Notice that we made one request to api.github.com . That request included the Origin header and Github responded with the Access-Control-Allow-Origin header with a value of * , telling the browser that we are good to go. If the response came back without the proper header then the browser would not allow us to see the response that came back from the server even though the request was indeed made. You can see this easily when you use a web debugging proxy like Fiddler or Charles . I made an ajax request directly to codetunnel.com which is not an API and therefore is not setup to return CORS headers; the browser should prevent us from seeing the response on that request.

As you can see the request was indeed "canceled". Or was it? The only way the browser could know that the headers weren't returned is to have made the request in the first place. Let's take a look at Charles, which I had running when I loaded the page that made the request.

Well how about that? The request was made and a response did come from the server. The browser simply did not let my little web application see the response, which would be good if my little app was trying to view my bank accounts. That said, the Same Origin Policy is hardly a tight form of security; as you can already see, there are plenty of ways around it. CORS only protects users who are using browsers that have implemented it. If you use a non-standard browser then it's very possible for a malicious website to reach outside of its origin domain and talk to other resources on the web on your behalf.

Preflight Requests

If the request uses other HTTP verbs like PUT or DELETE , or adds headers that are not specified above, then the browser will send a preflight request before the actual request to make sure the server is cool with receiving the actual request. The reason for this is that servers are used to receiving requests that conform to the above criteria so no preflight request is required to see if the server is okay with receiving the actual request. The only thing the browser cares about in that instance is whether or not the server returns the Access-Control-Allow-Origin header.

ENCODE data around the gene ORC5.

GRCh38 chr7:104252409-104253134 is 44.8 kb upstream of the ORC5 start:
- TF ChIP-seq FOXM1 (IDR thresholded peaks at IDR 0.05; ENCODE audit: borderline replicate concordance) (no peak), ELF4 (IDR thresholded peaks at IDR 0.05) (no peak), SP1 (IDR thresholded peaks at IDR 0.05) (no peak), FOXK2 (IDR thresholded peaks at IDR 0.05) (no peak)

If the browser sends out a preflight request, that request will use an HTTP verb called OPTIONS . This request is just so that the server knows what's about to come and can decide if it should allow it or not. If the server does not respond to the preflight request with a succcess (200) code or it does not include the right headers then the browser will not even attempt to make the real request.

If we add a custom header to our ajax request then you will see the browser automatically include the preflight request before the real request. Here is an example of the same request we made earlier, but with a customHeader header included:

Only one request was made to api.github.com and that request is the preflight request. We included a custom header called customHeader which you can see listed in the Access-Control-Request-Headers request header. Notice that the response header Access-Control-Allow-Headers does not list our customHeader . This is why the real request was never made; Github did not respond to the preflight request saying that our custom header is allowed so the browser did not try to make the real request. Now let's make the same request with a custom header that Github does allow. We'll use the last one listed in the Access-Control-Allow-Headers response header, X-Requested-With :

This time we can see that both requests were made. First the OPTIONS request was made, which is the preflight request. The browser confirmed that Github was okay with our request and went forward with it. Here are the details of our actual request:

You can see that our actual request contained our custom X-Requested-With header, which I set to "AngularJS" myself :)

As time marches forward these preflight requests may become a thing of the past, but for now the specification authors felt that there were enough servers that may not know what to do with a DELETE request for instance, that they felt the preflight was necessary. The preflight request was the part that baffled me the most when I was first learning about CORS. It wasn't until I realized it was there for backward compatibility purposes that it started to make sense.

It's Just A Specification

It's important to keep in mind that CORS is just a specification. It provides an extremely superficial layer of security. You still need to provide proper security measures in your application and on your server. A malicious hacker can make any requests they desire to make using other applications that don't adhere to the CORS specification. CORS is just a convenience to help mitigate some of the issues prevalent on the web, nothing more. If you're maintaing a server-side API, do not depend on CORS to protect your server from unauthorized requests.